Vice President Dr Mahamudu Bawumia has revealed that he suffered sleepless nights when Ghana went through a phase of persistent hikes in exchange rates leading to a rise in the pricing of fuel products.
According to the vice president, the situation and the quest to find a workable solution around it left him sleepless.
“One moment which gave me a lot of sleepless nights personally was when at one point, the forward exchange rate of GH¢19 to the dollar was used to price fuel at the pump,” Dr Bawumia stated during the commissioning of the new head office of the Bulk Oil Storage Transportation Company in Accra on Wednesday, March 15, 2023.
“We were faced with how much higher it could go. We were faced with a very critical situation because we didn’t have enough foreign exchange reserves to meet this persistent demand.
“Today, you are seeing that in Kenya, they are facing significant shortage of foreign exchange reserves resulting in petroleum queues.
“So, we had to think outside the box to prevent Ghana from going through that situation… and this is where the thinking for gold-for-oil came in,” the vice president added.
The head of Government’s Economic Management Committee, however, noted that the quest to find a solution led to the conception of the government’s Gold-for-Oil policy.
Touting the policy as the most important macroeconomic policies in the history of the country relative to the exchange rate, fuel and food pricing, the vice president emphasised that the policy is already achieving its intended results just three months after its implementation.
”In my humble opinion, it is the most important macro-economic policy intervention to deal with the exchange rate depreciation, fuel price, and food price issues that we have had.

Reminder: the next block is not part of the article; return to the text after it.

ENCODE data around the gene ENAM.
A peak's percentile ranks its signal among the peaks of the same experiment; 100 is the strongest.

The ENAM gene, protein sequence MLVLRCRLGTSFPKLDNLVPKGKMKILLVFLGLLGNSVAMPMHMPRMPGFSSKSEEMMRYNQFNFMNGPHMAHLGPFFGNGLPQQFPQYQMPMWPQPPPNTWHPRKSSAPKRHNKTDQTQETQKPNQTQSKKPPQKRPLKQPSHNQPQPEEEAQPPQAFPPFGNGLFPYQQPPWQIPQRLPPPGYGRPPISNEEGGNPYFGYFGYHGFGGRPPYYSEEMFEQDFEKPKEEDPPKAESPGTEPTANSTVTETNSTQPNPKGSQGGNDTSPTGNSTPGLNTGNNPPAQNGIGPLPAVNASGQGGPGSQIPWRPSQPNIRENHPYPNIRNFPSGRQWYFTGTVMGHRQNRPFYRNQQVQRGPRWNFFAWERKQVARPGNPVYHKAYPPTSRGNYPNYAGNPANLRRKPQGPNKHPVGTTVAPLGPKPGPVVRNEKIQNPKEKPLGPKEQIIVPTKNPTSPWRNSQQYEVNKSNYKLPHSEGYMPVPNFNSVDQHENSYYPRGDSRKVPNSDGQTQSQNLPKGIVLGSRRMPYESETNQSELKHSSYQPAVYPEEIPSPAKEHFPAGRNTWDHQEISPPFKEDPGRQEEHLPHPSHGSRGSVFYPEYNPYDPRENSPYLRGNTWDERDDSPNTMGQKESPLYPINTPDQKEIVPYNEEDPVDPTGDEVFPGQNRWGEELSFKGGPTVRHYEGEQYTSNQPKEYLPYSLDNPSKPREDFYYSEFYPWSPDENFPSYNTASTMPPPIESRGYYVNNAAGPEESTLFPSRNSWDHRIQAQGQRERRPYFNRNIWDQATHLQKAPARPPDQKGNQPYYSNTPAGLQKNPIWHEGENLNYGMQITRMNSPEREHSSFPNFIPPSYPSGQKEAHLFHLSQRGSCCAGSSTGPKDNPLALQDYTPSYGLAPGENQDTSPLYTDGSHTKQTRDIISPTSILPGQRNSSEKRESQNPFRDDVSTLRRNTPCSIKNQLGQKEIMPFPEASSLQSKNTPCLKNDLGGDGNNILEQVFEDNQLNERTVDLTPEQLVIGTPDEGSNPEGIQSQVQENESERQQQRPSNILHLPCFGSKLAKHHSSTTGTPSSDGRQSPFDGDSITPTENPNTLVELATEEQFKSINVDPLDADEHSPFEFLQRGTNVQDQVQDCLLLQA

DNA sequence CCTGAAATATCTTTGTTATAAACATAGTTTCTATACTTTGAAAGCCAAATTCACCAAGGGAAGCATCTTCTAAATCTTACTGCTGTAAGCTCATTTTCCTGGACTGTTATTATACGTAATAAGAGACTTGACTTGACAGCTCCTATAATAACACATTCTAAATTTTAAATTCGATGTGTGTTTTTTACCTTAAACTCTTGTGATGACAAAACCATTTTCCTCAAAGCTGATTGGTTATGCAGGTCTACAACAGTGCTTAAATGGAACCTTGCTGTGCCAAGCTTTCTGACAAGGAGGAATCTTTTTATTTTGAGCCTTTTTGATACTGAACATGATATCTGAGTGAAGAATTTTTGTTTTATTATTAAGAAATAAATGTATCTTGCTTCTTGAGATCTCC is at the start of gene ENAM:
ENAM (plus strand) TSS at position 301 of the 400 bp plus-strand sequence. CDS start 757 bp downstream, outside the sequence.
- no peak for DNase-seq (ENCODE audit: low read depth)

“We have not only seen a decline in prices of fuel from GH¢23.00 per litre to around GH¢12, but we have also seen stability in the exchange rate,” he noted.
Among other things, the vice president noted that the country will make an annual savings of some US$4.8 billion in foreign exchange when the policy is optimised to cover 100% of the country’s foreign imports by the end of the year as projected.
“I’ve been told that next week we are likely to see a reduction in fuel prices and next week is actually not far. It is tomorrow. Tomorrow we will see the decline in prices that we expect. This is remarkable. Two and a half months ago you were at 23 cedis and today you are at 12 cedis per litre and falling. That is a good point.
“But let me note that the most important aspect of the Gold-for-oil policy is not just the reduction in fuel prices. But the most important aspect is the savings in foreign exchange that the Bank of Ghana will make as a result of the lower demand for forex to import oil.
“That saving is huge, we are currently importing about 50 to 60 percent of oil under this policy, the goal is to move to 100% and that will be done this year,” the vice president stated while commissioning a new head office for the state-owned Bulk Oil Storage and Transportation Company Limited (BOST).
About the Gold-for-oil policy
Last year, Dr. Bawumia announced a new government policy dubbed gold-for-oil. The policy, as explained by the government, is to allow the government to pay for imported oil products with gold, in a direct barter with gold purchased by the Central Bank.